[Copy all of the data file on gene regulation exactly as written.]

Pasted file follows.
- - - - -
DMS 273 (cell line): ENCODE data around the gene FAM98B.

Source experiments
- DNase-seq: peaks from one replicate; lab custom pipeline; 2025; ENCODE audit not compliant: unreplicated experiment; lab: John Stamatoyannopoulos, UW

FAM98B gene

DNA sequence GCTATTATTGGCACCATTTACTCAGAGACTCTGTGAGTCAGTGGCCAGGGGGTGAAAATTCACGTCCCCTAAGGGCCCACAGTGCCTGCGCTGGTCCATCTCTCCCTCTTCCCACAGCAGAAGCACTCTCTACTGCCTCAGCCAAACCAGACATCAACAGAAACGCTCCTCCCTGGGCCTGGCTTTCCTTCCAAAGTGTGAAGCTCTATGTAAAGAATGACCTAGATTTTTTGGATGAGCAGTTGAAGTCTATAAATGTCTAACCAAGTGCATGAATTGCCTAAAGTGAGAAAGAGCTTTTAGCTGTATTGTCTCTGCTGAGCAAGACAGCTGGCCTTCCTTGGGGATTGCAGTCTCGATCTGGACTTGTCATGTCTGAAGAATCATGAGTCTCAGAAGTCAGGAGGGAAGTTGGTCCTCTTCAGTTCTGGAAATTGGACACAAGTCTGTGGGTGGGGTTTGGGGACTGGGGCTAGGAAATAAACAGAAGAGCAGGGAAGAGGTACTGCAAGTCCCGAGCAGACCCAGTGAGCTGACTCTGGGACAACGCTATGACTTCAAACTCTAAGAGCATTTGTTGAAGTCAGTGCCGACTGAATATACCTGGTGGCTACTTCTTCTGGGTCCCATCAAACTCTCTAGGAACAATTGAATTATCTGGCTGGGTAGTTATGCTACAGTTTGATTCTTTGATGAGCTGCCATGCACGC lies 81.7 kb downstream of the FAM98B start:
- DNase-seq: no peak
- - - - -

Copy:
DMS 273 (cell line): ENCODE data around the gene FAM98B.

Source experiments
- DNase-seq: peaks from one replicate; lab custom pipeline; 2025; ENCODE audit not compliant: unreplicated experiment; lab: John Stamatoyannopoulos, UW

FAM98B gene

DNA sequence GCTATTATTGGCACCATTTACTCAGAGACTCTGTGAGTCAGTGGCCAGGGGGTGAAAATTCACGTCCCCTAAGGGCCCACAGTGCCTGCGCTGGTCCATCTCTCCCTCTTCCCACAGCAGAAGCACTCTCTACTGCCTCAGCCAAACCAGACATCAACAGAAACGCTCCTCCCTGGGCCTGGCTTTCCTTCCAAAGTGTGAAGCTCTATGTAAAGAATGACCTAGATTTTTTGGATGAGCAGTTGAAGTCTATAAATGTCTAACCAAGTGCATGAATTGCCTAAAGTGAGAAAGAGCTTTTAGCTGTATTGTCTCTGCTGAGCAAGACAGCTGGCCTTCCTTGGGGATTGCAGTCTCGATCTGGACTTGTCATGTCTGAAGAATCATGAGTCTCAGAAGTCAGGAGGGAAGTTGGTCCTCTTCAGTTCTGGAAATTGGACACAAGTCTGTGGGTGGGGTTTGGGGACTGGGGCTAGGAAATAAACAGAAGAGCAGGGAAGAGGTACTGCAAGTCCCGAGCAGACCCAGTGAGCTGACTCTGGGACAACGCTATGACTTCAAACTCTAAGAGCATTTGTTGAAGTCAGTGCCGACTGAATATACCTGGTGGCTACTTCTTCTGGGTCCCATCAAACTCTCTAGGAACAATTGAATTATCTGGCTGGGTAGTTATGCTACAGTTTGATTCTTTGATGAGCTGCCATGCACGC lies 81.7 kb downstream of the FAM98B start:
- DNase-seq: no peak